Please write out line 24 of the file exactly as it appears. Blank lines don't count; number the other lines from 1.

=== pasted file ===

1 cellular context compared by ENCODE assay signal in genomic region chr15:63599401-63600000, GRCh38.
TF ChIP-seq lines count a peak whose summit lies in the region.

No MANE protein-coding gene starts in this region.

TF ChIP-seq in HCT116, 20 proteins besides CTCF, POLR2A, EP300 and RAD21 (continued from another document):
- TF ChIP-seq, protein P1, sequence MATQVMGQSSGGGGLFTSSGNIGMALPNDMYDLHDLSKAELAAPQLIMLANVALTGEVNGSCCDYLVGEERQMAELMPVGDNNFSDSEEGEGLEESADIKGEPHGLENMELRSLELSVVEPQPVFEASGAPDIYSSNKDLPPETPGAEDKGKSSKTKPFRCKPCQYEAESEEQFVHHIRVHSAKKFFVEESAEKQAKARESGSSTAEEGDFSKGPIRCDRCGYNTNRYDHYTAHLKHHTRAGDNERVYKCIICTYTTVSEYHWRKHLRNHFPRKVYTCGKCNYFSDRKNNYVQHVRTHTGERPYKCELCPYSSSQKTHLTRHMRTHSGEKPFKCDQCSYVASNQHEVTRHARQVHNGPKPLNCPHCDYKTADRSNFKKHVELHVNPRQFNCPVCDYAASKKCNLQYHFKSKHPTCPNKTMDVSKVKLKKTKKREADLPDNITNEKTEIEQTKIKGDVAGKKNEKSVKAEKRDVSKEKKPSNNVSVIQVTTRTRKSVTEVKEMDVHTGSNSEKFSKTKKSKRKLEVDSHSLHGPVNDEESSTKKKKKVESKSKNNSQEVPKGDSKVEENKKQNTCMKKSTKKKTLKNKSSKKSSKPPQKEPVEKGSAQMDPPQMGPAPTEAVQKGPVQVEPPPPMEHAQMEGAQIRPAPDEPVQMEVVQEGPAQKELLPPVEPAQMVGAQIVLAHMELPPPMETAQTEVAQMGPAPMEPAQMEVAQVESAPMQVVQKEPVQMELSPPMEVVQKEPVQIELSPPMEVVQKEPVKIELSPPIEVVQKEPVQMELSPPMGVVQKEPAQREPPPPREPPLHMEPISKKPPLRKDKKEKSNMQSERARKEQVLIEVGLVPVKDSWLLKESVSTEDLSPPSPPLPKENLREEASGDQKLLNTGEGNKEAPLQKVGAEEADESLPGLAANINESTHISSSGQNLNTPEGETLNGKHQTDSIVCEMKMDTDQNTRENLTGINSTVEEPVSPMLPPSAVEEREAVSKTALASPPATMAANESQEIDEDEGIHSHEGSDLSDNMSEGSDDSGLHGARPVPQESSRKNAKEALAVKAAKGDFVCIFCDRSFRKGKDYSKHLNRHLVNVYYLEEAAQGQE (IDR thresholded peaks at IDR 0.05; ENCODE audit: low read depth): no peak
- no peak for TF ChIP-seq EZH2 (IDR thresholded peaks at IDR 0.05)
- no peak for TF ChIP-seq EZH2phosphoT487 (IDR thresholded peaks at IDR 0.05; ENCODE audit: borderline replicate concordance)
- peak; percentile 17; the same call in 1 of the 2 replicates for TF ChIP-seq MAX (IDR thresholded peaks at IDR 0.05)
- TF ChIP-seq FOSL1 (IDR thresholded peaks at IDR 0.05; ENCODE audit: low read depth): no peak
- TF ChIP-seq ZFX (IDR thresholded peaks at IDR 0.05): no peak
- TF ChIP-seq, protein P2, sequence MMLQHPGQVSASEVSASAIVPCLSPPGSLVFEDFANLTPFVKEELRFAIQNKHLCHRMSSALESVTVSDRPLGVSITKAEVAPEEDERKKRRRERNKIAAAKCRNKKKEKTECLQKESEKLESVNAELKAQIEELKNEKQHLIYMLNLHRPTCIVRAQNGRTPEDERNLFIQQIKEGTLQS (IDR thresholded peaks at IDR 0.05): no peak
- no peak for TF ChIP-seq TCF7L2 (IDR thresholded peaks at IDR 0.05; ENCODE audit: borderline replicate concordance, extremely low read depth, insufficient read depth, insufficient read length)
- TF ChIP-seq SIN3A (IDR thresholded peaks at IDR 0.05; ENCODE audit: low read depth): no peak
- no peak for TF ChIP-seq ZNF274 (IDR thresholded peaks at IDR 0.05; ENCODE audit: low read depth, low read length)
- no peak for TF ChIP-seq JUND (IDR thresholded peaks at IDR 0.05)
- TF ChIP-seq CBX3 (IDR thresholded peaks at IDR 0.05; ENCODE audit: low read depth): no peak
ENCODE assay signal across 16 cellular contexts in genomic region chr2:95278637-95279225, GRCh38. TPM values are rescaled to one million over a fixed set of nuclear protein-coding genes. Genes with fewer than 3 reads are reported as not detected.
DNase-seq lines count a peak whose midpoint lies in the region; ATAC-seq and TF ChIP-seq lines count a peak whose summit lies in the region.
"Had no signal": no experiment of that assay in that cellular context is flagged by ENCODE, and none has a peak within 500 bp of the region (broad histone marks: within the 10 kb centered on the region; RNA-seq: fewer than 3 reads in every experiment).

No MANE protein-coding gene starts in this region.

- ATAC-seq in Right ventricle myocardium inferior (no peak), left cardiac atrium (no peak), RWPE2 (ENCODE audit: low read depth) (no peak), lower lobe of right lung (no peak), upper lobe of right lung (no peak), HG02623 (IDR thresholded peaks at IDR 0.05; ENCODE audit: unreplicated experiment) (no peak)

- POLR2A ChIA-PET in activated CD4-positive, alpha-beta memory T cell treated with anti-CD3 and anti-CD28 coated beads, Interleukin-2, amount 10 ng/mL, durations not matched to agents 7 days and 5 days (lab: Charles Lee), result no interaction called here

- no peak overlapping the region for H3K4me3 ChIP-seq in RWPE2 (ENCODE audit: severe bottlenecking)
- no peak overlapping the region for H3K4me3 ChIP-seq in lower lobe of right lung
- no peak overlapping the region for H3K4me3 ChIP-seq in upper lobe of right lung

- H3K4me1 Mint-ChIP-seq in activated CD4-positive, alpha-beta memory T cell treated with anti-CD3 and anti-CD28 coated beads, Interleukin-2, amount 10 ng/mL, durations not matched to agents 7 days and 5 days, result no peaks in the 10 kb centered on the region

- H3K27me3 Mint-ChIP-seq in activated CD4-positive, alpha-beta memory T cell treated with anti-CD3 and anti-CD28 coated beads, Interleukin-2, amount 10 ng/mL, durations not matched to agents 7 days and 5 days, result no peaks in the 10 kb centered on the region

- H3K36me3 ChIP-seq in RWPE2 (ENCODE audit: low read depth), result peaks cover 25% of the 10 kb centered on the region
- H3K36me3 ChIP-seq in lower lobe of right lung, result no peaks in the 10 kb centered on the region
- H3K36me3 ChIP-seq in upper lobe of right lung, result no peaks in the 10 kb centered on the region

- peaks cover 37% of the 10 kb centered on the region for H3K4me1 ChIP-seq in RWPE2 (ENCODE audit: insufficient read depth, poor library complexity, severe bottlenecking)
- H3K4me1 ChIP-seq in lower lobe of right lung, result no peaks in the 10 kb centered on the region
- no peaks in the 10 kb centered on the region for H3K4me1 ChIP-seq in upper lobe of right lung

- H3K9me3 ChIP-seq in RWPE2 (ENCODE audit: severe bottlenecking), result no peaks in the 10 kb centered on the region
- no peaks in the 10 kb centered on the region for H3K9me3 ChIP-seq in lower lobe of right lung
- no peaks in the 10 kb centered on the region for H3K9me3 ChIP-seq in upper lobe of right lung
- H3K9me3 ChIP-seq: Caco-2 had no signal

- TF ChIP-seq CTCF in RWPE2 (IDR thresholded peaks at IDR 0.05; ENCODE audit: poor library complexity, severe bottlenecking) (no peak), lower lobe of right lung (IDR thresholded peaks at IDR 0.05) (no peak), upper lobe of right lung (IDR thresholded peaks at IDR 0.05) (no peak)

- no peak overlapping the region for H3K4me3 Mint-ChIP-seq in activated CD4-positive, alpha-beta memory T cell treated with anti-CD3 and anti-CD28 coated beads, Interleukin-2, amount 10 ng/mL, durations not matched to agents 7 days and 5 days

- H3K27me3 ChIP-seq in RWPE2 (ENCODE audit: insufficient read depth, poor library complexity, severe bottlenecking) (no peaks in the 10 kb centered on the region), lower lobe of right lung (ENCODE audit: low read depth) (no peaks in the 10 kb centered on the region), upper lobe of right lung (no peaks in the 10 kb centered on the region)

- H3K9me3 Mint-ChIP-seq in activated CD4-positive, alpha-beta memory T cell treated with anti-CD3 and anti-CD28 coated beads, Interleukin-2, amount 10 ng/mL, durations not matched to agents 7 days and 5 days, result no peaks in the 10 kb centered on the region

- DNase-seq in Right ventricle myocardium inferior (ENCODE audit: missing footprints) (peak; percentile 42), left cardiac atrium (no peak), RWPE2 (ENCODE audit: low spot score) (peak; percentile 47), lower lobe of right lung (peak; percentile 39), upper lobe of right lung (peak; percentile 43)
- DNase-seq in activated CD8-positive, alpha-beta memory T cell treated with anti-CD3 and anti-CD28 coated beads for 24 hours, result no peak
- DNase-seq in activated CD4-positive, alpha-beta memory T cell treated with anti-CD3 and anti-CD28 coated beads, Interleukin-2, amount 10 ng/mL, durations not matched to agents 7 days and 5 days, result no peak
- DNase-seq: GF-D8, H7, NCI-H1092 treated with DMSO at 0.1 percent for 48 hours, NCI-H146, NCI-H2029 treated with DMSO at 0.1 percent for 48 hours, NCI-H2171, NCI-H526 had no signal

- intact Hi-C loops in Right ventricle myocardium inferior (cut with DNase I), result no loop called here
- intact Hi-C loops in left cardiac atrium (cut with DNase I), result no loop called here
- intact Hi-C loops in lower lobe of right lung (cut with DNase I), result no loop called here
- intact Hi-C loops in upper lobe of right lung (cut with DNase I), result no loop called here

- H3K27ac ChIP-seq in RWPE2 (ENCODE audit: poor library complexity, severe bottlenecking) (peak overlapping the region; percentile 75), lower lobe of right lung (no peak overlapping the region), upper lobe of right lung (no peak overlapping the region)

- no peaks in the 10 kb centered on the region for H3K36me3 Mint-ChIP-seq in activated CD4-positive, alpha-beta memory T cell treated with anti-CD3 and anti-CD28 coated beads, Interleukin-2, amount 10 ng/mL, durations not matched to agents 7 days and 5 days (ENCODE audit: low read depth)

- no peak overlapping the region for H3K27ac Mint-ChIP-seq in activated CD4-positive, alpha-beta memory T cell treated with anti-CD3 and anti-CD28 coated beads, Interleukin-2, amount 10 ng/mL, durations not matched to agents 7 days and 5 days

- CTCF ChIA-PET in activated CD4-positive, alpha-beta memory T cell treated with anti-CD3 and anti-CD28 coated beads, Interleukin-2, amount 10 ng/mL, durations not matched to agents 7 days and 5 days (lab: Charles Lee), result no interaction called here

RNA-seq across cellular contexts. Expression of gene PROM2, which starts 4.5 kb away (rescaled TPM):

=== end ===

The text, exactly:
- no peak overlapping the region for H3K4me3 ChIP-seq in lower lobe of right lung